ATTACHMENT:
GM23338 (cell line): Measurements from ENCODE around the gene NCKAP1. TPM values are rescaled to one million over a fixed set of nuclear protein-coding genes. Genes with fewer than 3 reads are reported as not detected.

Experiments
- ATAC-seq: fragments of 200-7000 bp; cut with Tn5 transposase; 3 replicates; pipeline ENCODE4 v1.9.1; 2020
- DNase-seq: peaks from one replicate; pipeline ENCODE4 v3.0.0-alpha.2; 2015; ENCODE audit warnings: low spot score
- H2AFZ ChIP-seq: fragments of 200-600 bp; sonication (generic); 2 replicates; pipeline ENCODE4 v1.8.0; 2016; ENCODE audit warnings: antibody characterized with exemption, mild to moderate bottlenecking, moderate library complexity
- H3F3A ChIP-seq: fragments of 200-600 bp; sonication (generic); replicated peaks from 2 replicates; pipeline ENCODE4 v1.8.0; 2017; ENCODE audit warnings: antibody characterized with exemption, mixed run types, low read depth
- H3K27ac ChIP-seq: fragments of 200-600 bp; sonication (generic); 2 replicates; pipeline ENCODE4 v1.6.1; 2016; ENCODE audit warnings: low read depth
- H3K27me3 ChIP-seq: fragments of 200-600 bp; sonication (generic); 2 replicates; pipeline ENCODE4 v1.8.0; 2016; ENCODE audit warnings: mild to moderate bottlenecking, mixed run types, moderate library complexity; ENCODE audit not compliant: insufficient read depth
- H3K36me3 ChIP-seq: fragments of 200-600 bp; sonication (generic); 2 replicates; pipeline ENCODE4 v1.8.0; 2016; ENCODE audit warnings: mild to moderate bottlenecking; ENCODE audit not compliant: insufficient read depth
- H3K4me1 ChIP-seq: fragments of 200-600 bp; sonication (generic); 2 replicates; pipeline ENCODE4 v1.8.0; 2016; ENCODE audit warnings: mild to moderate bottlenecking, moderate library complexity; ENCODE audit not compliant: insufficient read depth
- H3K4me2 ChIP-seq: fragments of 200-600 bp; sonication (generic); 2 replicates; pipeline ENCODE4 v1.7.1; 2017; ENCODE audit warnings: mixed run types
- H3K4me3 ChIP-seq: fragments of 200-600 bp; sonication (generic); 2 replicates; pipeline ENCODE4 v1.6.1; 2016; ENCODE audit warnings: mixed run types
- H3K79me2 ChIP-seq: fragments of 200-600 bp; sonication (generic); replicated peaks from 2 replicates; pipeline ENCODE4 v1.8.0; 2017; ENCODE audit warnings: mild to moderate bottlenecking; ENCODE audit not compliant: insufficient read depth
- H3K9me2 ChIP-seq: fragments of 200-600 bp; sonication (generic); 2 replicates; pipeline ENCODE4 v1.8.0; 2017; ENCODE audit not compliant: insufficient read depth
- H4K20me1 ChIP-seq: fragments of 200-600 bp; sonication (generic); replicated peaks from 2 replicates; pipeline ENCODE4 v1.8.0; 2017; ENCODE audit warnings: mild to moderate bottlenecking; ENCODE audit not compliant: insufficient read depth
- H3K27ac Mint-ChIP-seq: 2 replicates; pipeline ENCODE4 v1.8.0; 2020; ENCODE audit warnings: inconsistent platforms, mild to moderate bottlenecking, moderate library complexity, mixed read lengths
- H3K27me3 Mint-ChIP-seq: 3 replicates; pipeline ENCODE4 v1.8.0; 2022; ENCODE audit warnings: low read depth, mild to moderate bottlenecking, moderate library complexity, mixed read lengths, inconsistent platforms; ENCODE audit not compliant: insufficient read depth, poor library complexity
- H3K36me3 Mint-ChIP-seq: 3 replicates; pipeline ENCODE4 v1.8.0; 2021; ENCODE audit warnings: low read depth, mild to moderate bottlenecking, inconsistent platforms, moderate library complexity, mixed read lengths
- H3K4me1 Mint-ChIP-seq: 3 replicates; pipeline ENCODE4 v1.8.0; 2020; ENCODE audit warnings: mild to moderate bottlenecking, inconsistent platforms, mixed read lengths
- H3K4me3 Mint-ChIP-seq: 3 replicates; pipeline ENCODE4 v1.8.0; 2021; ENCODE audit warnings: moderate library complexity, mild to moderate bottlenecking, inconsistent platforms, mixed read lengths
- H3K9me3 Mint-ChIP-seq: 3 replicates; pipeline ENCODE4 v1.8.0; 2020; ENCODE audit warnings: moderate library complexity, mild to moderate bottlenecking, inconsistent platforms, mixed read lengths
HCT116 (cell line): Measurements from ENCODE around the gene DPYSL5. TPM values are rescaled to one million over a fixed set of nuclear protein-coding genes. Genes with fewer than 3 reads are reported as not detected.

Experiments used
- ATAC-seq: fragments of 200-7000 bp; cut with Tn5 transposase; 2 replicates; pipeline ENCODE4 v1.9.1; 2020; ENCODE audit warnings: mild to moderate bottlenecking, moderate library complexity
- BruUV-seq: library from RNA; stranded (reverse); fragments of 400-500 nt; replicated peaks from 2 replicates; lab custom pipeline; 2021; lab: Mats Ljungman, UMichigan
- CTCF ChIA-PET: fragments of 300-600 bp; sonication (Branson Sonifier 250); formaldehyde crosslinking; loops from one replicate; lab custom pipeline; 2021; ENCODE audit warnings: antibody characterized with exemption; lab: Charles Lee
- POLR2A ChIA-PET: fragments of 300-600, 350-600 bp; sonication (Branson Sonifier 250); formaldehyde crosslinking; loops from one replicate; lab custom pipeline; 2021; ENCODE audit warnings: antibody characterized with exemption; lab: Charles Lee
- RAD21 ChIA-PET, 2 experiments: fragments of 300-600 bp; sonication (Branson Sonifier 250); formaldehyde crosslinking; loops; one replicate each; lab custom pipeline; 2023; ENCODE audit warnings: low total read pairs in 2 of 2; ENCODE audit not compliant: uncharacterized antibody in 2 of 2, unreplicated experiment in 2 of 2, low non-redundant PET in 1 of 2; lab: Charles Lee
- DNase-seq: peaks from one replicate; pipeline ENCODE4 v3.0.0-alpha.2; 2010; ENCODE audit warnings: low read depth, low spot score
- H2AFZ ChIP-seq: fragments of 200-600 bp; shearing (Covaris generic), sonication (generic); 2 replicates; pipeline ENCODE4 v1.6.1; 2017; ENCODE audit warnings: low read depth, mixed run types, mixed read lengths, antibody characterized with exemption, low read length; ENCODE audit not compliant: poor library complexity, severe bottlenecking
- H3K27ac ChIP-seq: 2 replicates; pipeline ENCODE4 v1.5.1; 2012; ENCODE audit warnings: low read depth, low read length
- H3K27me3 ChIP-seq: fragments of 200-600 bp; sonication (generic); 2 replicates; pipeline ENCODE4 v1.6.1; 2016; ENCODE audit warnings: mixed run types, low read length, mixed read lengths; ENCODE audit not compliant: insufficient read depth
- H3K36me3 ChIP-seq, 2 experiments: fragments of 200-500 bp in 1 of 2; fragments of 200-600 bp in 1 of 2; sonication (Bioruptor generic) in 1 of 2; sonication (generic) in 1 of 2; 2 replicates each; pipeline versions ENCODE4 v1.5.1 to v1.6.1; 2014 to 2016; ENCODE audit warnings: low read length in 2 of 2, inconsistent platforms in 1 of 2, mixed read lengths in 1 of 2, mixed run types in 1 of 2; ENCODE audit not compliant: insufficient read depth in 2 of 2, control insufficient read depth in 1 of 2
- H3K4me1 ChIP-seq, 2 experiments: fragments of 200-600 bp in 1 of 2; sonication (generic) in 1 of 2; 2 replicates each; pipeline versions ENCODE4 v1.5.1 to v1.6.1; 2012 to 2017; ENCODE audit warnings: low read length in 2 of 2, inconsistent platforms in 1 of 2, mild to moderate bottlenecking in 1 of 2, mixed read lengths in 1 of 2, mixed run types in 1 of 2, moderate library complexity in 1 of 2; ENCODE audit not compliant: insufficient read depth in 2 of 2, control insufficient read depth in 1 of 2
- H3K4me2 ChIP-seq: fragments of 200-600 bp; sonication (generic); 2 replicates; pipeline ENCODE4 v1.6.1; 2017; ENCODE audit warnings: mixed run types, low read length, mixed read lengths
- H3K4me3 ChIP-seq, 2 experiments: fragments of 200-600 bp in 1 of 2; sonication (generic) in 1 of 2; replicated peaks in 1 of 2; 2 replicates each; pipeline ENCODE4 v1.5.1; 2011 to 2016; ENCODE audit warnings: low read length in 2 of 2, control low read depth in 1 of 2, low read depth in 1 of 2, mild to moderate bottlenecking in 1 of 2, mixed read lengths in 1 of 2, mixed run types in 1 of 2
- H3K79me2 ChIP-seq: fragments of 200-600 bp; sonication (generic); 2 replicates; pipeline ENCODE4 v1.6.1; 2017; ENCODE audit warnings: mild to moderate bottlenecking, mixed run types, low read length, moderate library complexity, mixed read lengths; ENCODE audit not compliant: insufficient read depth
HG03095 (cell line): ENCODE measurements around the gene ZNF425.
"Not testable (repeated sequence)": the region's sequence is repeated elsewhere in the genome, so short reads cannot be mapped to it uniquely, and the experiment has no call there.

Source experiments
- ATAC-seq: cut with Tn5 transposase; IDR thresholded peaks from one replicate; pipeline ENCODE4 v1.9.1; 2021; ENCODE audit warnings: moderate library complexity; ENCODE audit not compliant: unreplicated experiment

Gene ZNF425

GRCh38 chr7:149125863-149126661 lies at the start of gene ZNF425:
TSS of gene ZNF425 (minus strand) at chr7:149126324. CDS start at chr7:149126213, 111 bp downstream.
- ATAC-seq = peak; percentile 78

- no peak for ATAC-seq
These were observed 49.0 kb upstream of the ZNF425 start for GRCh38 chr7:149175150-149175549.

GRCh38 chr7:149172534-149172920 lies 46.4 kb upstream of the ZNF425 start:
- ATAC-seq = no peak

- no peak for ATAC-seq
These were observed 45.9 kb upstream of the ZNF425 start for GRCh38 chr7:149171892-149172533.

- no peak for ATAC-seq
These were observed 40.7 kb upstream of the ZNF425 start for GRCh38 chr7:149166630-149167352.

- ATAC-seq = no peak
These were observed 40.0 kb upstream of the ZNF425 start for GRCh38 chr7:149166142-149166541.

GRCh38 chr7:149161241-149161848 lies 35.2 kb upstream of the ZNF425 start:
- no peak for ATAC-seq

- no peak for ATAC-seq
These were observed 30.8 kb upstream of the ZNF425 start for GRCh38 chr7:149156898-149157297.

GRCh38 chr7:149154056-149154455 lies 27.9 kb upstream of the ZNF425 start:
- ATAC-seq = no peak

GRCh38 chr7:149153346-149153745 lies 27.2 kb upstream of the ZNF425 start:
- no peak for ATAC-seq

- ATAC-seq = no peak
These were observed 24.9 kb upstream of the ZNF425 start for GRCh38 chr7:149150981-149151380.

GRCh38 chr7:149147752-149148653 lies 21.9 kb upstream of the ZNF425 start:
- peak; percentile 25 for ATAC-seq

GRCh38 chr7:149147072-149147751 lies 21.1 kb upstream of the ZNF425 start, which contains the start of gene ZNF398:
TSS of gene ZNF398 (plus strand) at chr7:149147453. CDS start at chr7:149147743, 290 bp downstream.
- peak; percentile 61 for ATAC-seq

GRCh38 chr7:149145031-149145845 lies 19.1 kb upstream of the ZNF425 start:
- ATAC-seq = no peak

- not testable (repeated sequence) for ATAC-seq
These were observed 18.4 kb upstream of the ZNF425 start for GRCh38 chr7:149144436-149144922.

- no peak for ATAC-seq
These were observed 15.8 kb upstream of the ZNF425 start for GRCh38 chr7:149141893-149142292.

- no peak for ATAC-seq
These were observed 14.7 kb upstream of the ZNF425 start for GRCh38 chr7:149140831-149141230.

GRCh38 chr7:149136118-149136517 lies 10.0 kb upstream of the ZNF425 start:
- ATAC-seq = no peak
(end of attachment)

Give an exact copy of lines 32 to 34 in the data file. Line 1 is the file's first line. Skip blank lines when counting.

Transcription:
- H3K27me3 ChIP-seq: fragments of 200-600 bp; sonication (generic); 2 replicates; pipeline ENCODE4 v1.6.1; 2016; ENCODE audit warnings: mixed run types, low read length, mixed read lengths; ENCODE audit not compliant: insufficient read depth
- H3K36me3 ChIP-seq, 2 experiments: fragments of 200-500 bp in 1 of 2; fragments of 200-600 bp in 1 of 2; sonication (Bioruptor generic) in 1 of 2; sonication (generic) in 1 of 2; 2 replicates each; pipeline versions ENCODE4 v1.5.1 to v1.6.1; 2014 to 2016; ENCODE audit warnings: low read length in 2 of 2, inconsistent platforms in 1 of 2, mixed read lengths in 1 of 2, mixed run types in 1 of 2; ENCODE audit not compliant: insufficient read depth in 2 of 2, control insufficient read depth in 1 of 2
- H3K4me1 ChIP-seq, 2 experiments: fragments of 200-600 bp in 1 of 2; sonication (generic) in 1 of 2; 2 replicates each; pipeline versions ENCODE4 v1.5.1 to v1.6.1; 2012 to 2017; ENCODE audit warnings: low read length in 2 of 2, inconsistent platforms in 1 of 2, mild to moderate bottlenecking in 1 of 2, mixed read lengths in 1 of 2, mixed run types in 1 of 2, moderate library complexity in 1 of 2; ENCODE audit not compliant: insufficient read depth in 2 of 2, control insufficient read depth in 1 of 2